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Actors and writers. The two always seemed like opposites to me:

Writers (ie, ME) were introverted. Thoughtful. Dreamy. Quiet. Lonely.

Actors were extroverted. Loud. Popular. Superficial. Desperate for attention.

Actor's Workout Studio in North Hollywood
Actor’s Workout Studio in North Hollywood

Then, one year ago, I attended my first acting class at a creative little theater in North Hollywood: the Actor’s Workout Studio. I hoped that acting would, somehow, make me a better writer—maybe teach me something about character motivation or how to write better dialogue.

I went with the intention of sitting in a dark corner and taking notes.

Instead, I—the writer—fell into the powerful turbine that is acting. I was tumbled and turned and squeezed until my internal self was made external.

And I discovered that acting and writing are not so different after all.

I thought only writers spent their lives dreaming of fantasy worlds or playing pretend as adults or going to the grocery store in character. But inside that black-walled theater I found people who care as much about fictional characters and imaginary worlds and exploring the truth of the human condition as any writers’ group…

Here is my advice: If you are a writer, TAKE AN ACTING CLASS.

I know I will have much more to say on this topic in the future, but here are just a few of the things that I have learned in acting that have changed the way I write:

  • You MUST have a point of view about everything and everyone. That is your voice. Your unique way of seeing the world. That is you. We know this as writers, but in acting, you face this every time you step on stage. Acting is great practice for finding your truth.
  • Listen and respond. In acting, this seems to be obvious—if difficult—advice to follow. Now, start applying it to your writing: Listen to your characters, your gut, your story. If you really listen (instead of forcing some plot twist or fancy, poetic language) your characters, stories and words can respond more truthfully.
  • It’s all in the details. As writers we know this. Now go into an acting studio and learn how actors bring a different set of details to the table—ALL based on character. Clothing, stance, walk, eye movement, props, gestures, laughs… Go up on stage as someone else—in front of strangers—and, I promise you, the level of detail in your writing will multiply exponentially.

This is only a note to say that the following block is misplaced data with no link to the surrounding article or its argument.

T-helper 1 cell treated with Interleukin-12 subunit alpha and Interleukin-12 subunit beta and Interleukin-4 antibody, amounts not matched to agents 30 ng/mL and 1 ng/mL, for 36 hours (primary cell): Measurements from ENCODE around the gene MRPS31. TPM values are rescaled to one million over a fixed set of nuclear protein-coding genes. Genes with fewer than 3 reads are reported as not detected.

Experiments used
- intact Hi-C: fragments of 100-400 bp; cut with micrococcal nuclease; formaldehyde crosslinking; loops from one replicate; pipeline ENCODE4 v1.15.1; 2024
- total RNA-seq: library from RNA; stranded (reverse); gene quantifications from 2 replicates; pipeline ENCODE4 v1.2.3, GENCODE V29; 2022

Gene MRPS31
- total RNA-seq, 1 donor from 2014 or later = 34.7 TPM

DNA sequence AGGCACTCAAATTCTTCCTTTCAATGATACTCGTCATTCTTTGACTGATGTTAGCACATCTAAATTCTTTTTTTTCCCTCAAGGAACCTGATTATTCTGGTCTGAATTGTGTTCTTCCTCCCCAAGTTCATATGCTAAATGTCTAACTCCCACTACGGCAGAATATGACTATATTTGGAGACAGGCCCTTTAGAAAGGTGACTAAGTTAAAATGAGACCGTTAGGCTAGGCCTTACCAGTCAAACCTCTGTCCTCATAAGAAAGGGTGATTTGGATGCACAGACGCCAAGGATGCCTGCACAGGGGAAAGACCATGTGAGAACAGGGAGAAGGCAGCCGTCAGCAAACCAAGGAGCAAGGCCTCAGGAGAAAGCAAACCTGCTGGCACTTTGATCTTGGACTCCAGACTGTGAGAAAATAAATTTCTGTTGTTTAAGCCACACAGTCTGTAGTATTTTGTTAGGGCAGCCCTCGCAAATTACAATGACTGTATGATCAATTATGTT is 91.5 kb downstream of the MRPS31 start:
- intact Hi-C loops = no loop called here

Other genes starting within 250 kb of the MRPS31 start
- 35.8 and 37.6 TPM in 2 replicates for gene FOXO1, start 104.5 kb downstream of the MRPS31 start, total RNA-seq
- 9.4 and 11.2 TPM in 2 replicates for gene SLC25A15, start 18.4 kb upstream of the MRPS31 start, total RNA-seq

• “We are in the business of relationships.” That is a quote by my incomparable acting coach, Fran Montano. Writers should own this, too. The key to all storytelling is the interaction between people… Watch actors. They are experts at this.
  • “The parts of yourself you try to hide the most are the first parts you should show when acting.” One of my favorite acting teachers, Chris Game, told me this, and I think it applies just as much to writing. Actors are trained to reveal themselves at all times. Writers should never forget to expose.
  • The legendary acting teacher Sandy Meisner said, “Acting is living truthfully under imaginary circumstances.” And as a writer, I’ve always tried do the same—to immerse myself so completely in my imaginary world that I cease to know what is real and what is pretend. Acting helps close that gap.
  • “Love the art in yourself and not yourself in the art.” – Constantin Stanislavski

Acting has made me a better writer.

But writing also makes me a better actor. We writers are unafraid of our imaginations. We go into them. Live in them. Bask in them. We create landscapes and cities and people and histories. We shut out the world around us and play pretend better than anyone. Yes, we can learn from actors, but actors can also learn from writers about how to focus, ignore the “real” world, create whole universes, and fuel emotional journeys.

And so, while I do hope that every writer takes an acting class, I also hope that every actor picks up a pen (or a keyboard) because, for me, it has been an amazing journey to learn to ACT like a writer.